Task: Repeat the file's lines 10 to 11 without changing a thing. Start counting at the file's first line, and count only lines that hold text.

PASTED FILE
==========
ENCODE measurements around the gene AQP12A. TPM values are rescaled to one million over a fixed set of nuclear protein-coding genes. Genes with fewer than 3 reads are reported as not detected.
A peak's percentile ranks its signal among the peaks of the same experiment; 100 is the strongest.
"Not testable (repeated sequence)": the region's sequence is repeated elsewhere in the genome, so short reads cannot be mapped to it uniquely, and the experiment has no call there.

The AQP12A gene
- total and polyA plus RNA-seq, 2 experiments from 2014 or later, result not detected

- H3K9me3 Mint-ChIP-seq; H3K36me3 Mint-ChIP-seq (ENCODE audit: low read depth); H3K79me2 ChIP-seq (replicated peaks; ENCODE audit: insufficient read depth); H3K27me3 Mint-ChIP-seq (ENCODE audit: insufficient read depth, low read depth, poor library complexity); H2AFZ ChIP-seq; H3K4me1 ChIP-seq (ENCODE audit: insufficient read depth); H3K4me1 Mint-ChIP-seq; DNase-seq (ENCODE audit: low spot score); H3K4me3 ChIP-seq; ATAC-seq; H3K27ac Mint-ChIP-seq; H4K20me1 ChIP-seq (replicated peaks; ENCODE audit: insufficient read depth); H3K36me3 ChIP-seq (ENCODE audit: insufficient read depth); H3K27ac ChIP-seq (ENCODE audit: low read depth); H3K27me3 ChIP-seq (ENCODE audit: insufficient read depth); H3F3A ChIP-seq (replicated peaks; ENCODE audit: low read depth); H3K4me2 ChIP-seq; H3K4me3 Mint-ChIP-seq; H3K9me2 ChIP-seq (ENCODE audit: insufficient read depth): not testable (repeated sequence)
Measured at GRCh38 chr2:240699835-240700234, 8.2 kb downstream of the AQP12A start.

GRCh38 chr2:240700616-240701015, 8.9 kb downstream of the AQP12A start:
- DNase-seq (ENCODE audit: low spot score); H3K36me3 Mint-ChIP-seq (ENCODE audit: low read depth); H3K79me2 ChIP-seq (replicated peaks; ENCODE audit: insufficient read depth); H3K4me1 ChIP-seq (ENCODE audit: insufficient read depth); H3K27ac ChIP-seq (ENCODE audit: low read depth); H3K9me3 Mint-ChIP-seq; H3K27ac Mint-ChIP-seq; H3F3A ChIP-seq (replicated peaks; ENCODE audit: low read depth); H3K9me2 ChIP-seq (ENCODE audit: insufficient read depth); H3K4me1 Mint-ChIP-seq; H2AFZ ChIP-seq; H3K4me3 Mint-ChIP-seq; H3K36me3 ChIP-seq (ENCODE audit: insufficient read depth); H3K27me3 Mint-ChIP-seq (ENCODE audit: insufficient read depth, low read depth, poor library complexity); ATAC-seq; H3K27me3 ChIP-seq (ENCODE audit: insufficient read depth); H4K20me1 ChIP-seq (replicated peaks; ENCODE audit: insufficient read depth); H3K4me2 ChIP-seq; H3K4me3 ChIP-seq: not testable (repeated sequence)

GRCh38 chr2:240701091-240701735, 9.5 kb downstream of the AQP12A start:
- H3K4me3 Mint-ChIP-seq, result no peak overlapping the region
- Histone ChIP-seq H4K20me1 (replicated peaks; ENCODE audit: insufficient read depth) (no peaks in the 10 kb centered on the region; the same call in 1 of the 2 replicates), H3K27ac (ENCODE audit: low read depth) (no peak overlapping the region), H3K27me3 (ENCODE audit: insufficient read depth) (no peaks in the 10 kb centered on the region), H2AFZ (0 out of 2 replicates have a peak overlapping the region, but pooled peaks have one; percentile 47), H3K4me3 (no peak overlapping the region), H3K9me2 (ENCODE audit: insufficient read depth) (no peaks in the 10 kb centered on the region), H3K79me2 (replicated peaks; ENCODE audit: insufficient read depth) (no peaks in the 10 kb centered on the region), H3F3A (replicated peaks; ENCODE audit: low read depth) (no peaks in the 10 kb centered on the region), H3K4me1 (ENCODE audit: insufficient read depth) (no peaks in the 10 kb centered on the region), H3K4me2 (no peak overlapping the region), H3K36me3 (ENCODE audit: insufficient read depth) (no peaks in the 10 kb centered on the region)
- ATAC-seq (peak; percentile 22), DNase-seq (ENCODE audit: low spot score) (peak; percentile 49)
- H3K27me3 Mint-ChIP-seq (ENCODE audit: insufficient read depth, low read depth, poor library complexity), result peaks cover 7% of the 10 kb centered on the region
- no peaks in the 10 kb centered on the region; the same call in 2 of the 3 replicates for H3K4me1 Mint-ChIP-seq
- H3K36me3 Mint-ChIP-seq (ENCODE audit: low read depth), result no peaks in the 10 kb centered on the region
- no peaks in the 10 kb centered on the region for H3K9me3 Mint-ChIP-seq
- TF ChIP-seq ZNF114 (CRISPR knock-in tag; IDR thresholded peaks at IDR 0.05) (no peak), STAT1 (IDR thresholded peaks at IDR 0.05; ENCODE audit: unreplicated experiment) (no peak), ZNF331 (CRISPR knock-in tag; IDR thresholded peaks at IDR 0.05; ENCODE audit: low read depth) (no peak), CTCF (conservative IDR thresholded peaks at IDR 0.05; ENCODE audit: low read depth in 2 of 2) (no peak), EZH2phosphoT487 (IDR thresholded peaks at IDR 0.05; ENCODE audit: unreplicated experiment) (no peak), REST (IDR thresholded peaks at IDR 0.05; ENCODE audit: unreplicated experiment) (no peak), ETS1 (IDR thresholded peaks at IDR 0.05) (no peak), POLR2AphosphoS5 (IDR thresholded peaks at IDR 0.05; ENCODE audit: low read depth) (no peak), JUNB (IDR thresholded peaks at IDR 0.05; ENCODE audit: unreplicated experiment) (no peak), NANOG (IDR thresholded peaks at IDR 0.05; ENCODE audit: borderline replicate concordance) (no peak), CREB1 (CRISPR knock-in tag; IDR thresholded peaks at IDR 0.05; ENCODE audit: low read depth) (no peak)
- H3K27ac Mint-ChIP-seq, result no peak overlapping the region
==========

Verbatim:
GRCh38 chr2:240701091-240701735, 9.5 kb downstream of the AQP12A start:
- H3K4me3 Mint-ChIP-seq, result no peak overlapping the region